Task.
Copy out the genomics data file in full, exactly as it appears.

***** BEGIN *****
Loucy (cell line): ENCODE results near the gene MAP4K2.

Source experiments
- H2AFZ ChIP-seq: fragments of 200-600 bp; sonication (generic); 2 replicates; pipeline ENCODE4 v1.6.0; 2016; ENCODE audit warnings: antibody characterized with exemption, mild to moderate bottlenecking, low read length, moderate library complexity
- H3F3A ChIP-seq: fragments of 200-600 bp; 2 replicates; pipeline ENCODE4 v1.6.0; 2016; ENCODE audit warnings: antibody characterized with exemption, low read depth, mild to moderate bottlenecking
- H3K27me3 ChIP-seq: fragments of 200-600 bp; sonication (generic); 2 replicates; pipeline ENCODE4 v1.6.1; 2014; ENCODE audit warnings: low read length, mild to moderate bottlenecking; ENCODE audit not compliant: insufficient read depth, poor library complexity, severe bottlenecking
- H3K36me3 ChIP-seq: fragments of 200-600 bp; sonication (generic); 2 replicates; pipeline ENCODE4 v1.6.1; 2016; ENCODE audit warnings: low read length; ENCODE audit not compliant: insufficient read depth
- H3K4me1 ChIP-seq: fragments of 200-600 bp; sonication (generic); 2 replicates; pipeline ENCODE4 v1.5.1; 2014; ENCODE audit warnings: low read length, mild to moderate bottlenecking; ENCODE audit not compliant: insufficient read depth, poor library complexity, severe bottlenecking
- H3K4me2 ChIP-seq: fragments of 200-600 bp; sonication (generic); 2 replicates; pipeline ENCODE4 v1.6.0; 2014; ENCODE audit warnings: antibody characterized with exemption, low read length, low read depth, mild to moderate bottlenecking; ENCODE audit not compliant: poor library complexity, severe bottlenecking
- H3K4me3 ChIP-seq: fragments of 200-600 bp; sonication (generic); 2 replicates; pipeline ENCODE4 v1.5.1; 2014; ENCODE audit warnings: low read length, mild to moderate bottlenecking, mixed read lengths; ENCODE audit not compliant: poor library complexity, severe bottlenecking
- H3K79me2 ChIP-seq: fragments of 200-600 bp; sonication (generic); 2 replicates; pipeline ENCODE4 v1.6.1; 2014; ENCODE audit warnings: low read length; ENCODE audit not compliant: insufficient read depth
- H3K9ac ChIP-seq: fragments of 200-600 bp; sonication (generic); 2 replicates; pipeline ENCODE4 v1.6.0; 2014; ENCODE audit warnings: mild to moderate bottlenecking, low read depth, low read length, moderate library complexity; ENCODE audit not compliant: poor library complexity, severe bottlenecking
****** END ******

Loucy (cell line): ENCODE results near the gene MAP4K2.

Source experiments
- H2AFZ ChIP-seq: fragments of 200-600 bp; sonication (generic); 2 replicates; pipeline ENCODE4 v1.6.0; 2016; ENCODE audit warnings: antibody characterized with exemption, mild to moderate bottlenecking, low read length, moderate library complexity
- H3F3A ChIP-seq: fragments of 200-600 bp; 2 replicates; pipeline ENCODE4 v1.6.0; 2016; ENCODE audit warnings: antibody characterized with exemption, low read depth, mild to moderate bottlenecking
- H3K27me3 ChIP-seq: fragments of 200-600 bp; sonication (generic); 2 replicates; pipeline ENCODE4 v1.6.1; 2014; ENCODE audit warnings: low read length, mild to moderate bottlenecking; ENCODE audit not compliant: insufficient read depth, poor library complexity, severe bottlenecking
- H3K36me3 ChIP-seq: fragments of 200-600 bp; sonication (generic); 2 replicates; pipeline ENCODE4 v1.6.1; 2016; ENCODE audit warnings: low read length; ENCODE audit not compliant: insufficient read depth
- H3K4me1 ChIP-seq: fragments of 200-600 bp; sonication (generic); 2 replicates; pipeline ENCODE4 v1.5.1; 2014; ENCODE audit warnings: low read length, mild to moderate bottlenecking; ENCODE audit not compliant: insufficient read depth, poor library complexity, severe bottlenecking
- H3K4me2 ChIP-seq: fragments of 200-600 bp; sonication (generic); 2 replicates; pipeline ENCODE4 v1.6.0; 2014; ENCODE audit warnings: antibody characterized with exemption, low read length, low read depth, mild to moderate bottlenecking; ENCODE audit not compliant: poor library complexity, severe bottlenecking
- H3K4me3 ChIP-seq: fragments of 200-600 bp; sonication (generic); 2 replicates; pipeline ENCODE4 v1.5.1; 2014; ENCODE audit warnings: low read length, mild to moderate bottlenecking, mixed read lengths; ENCODE audit not compliant: poor library complexity, severe bottlenecking
- H3K79me2 ChIP-seq: fragments of 200-600 bp; sonication (generic); 2 replicates; pipeline ENCODE4 v1.6.1; 2014; ENCODE audit warnings: low read length; ENCODE audit not compliant: insufficient read depth
- H3K9ac ChIP-seq: fragments of 200-600 bp; sonication (generic); 2 replicates; pipeline ENCODE4 v1.6.0; 2014; ENCODE audit warnings: mild to moderate bottlenecking, low read depth, low read length, moderate library complexity; ENCODE audit not compliant: poor library complexity, severe bottlenecking